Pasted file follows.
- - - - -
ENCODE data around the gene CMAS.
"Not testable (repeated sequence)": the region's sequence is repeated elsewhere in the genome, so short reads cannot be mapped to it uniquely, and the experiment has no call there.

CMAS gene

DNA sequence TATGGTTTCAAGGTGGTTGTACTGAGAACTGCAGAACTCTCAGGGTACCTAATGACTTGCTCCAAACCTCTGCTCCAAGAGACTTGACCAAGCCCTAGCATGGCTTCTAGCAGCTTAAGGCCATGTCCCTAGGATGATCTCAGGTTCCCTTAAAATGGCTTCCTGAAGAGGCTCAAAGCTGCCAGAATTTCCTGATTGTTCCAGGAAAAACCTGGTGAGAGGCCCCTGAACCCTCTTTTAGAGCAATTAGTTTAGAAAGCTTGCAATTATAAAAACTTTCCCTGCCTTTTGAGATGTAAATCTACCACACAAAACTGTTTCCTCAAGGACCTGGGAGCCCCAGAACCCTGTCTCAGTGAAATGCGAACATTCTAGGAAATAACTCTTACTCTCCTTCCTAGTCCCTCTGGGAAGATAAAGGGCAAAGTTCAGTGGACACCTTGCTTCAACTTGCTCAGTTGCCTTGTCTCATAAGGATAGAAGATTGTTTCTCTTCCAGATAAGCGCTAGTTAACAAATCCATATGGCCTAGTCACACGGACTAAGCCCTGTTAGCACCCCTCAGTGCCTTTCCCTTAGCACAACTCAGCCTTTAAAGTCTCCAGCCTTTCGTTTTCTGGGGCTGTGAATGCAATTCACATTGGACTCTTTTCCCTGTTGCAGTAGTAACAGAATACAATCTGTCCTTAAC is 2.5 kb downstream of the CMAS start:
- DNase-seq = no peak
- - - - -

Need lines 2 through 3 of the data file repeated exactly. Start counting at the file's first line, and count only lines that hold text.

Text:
"Not testable (repeated sequence)": the region's sequence is repeated elsewhere in the genome, so short reads cannot be mapped to it uniquely, and the experiment has no call there.

CMAS gene